The 2017–18 CSU Support Budget recommends an expenditure plan based on increasing state General Fund and tuition revenue from enrollment growth in order to cover the cost of new expenditures. The expenditures outlined in this plan address the university’s fundamental priorities for the 2017–18 fiscal year. These include increases for
Graduation Initiative 2025, employee compensation, enrollment growth, academic facilities and infrastructure, and mandatory costs.
The 2017–18 Support Budget plan includes $75 million for
Graduation Initiative 2025. In 2009, the CSU set out to improve six-year completion rates and halve achievement gaps for first-time freshmen by 2015. With state support, the CSU was able to make modest investments in tenure-track hiring, increase course taking opportunities, enhance advising and education plans, improve academic and student support, and leverage data for campus decision making. Building on the success of Graduation Initiative 2009 the CSU decided, in consultation with campus leaders and other key stakeholders, to raise the bar even higher.
Graduation Initiative 2025 is focused on aggressive goals for both freshman and transfer students. By more than doubling the four-year rate from 19 percent to 40 percent systemwide and raising the six-year rate from 52 percent to 70 percent for freshmen, in combination with two- and four-year graduation rate goals for transfer students, the CSU will contribute its share of the bachelor’s degrees needed in California by 2030. The CSU is also committed to fully eliminating achievement gaps for underrepresented, low-income and first-generation students. The $75 million request represents the first year of a multi-year investment that is needed in order to achieve the CSU’s ambitious new graduation and student success goals.
With $75 million distributed across the CSU based upon an allocation model which considers the student populations of each campus, these resources will allow campuses to prioritize the investments they make to improve time to degree, eliminate student achievement gaps, and ensure every student has access to the tools, resources and guidance needed to achieve.
The CSU Board of Trustees recognizes compensation for faculty, staff and management as a key element of the university’s success. Continued investment to make progress toward competitive salaries is critical for the CSU to fulfill its primary mission of access to an affordable and high-quality education. A competitive compensation package is essential to the CSU’s ability to recruit and retain faculty, staff and management employees who contribute to the CSU’s mission of excellence.
This budget plan calls for approximately $194.2 million to fund compensation increases, which consists of two parts: current contracts ($139.1 million) and a compensation pool increase for new contracts open in 2017–18 and non-represented employee groups ($55.1 million).
Current Contracts: $139,138,000The $139.1 million for current compensation commitments includes permanent replacement of one-time funds toward compensation costs in 2016–17 ($33.0 million), costs associated with a June 30, 2017 increase ($21.9 million), and costs associated with a July 1, 2017 compensation increase ($84.2 million) for faculty and staff with existing collective bargaining agreements.
Open Contracts & Non-Represented Staff: $55,056,000The $55.1 million for new contracts will fund a compensation pool increase effective July 1, 2017 for represented and non-represented employee groups without existing commitments for 2017–18.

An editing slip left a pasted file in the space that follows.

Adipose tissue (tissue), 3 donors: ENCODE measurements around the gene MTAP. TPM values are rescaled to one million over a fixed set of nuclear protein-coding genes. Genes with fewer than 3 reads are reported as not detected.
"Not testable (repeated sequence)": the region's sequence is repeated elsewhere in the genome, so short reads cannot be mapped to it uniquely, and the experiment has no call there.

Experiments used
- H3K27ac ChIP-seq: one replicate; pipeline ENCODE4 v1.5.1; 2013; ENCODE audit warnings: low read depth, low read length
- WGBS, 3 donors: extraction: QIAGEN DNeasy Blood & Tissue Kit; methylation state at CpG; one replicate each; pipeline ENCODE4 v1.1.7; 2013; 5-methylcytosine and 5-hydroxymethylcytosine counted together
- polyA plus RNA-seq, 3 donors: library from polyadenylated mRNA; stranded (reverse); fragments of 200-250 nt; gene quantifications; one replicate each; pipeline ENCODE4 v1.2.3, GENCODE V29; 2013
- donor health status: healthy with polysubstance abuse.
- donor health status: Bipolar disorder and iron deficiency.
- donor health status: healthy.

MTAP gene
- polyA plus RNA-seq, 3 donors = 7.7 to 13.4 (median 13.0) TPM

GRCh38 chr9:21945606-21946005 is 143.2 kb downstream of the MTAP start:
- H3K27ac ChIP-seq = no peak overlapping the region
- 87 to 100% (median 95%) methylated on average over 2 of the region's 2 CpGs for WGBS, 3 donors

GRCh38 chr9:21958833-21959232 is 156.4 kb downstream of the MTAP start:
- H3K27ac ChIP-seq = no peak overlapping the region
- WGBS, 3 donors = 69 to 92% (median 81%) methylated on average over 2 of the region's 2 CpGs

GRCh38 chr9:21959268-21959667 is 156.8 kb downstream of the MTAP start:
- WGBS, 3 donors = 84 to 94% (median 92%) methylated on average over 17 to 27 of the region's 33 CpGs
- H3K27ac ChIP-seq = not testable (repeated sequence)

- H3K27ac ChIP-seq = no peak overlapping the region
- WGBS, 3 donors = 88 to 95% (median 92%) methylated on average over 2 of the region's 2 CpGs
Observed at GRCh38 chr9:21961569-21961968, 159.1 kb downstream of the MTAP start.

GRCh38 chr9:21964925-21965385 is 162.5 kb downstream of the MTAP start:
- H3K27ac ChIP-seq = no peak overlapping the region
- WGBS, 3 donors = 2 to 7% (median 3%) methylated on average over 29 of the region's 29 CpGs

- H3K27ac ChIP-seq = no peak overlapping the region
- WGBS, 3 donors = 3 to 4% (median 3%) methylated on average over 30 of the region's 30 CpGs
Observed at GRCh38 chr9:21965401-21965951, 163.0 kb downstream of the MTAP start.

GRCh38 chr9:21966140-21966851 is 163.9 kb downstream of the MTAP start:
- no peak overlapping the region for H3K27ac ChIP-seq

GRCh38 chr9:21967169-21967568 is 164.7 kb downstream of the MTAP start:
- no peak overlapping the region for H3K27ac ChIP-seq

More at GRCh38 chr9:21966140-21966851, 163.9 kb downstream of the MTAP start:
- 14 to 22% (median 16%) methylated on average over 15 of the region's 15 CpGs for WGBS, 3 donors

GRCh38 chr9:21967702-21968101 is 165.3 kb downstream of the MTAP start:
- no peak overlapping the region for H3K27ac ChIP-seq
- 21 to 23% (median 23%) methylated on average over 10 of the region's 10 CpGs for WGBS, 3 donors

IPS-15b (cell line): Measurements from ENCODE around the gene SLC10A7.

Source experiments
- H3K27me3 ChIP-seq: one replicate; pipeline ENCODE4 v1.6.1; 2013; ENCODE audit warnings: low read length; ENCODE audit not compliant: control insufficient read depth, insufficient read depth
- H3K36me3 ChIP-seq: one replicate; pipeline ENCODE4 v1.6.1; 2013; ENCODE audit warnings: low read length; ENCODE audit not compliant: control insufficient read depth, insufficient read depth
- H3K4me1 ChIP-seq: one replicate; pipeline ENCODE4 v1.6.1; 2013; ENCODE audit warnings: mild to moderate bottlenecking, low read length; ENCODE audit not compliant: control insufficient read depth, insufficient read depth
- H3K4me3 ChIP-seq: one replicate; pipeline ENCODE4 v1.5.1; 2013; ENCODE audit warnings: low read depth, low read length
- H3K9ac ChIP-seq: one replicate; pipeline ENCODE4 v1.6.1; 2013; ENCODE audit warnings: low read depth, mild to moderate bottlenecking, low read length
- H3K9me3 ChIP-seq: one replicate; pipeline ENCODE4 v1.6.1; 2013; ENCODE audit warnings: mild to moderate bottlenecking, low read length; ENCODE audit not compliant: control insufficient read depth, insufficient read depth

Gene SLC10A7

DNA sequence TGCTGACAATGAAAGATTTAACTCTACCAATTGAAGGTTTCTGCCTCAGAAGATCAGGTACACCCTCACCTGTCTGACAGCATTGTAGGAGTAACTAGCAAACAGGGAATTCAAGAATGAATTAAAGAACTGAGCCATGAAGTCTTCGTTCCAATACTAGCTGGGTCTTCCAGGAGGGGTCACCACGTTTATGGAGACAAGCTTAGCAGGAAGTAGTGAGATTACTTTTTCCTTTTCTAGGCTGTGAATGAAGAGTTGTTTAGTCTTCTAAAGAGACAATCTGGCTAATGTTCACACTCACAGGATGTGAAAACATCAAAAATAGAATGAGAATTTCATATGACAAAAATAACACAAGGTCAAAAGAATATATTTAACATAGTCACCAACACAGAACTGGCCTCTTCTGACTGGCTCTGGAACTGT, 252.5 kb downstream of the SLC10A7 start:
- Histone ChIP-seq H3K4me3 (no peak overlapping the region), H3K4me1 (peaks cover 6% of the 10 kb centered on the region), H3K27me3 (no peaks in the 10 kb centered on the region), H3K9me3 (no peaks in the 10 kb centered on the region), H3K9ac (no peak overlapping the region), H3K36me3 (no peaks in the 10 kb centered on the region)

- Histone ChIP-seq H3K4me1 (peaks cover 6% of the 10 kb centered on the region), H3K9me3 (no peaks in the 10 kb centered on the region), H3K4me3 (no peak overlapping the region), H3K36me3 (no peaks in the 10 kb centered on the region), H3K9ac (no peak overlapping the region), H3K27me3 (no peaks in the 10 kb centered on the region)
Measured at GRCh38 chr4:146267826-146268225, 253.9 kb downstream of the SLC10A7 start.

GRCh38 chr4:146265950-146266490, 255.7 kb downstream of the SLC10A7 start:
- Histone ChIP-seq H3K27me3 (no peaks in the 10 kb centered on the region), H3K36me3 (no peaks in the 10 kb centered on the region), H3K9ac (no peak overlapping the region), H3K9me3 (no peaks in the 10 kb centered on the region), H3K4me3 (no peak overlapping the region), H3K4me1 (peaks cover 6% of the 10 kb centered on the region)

The $55.1 million for new contracts will fund a compensation pool increase effective July 1, 2017 for represented and non-represented employee groups without existing commitments for 2017–18.
The 2017–18 budget plan includes one percent enrollment growth, which is equal to 3,616 California resident FTES based on a 2016–17 enrollment base of 361,644.
The cost to fund one percent enrollment growth is derived using a marginal cost rate of $10,649 per FTES. New enrollment requires new funds for direct instruction, academic support, student services, institutional support, and plant operations totaling $38.5 million.
The 2017–18 budget proposes $10 million to address the CSU’s most urgent facilities maintenance and utilities infrastructure needs. Under current bond market conditions, this amount would finance approximately $150 million for much needed capital projects. The CSU prioritizes critical infrastructure and utility renewal projects and facility renovation to support academic program needs. The $10 million request will also enable the CSU to fund limited physical capacity growth to serve growing student enrollment.
However, the budget request will only allow the CSU to keep pace with our aging infrastructure. It will not reduce the deferred maintenance backlog, which currently stands at approximately $2 billion, when funded projects are completed. The backlog is expected to grow at an estimated $143 million per year as facilities continue to age and limited funds are available.
Mandatory costs are expenditures the university must pay regardless of the level of funding allocated by the state, and they often increase independent of the state budget condition. These costs include increases for employee health, dental and retirement benefits, and the operations and maintenance of newly constructed facilities. Additionally, funding is included in 2017–18 to address increasingly greater compensation costs due to changes in federal overtime rules and state minimum wage laws. Without funding for these types of mandatory cost increases, campuses must redirect resources from other program areas to meet these obligations. In order to preserve the integrity of CSU programs, the 2017–18 plan provides for the following increases in mandatory cost obligations.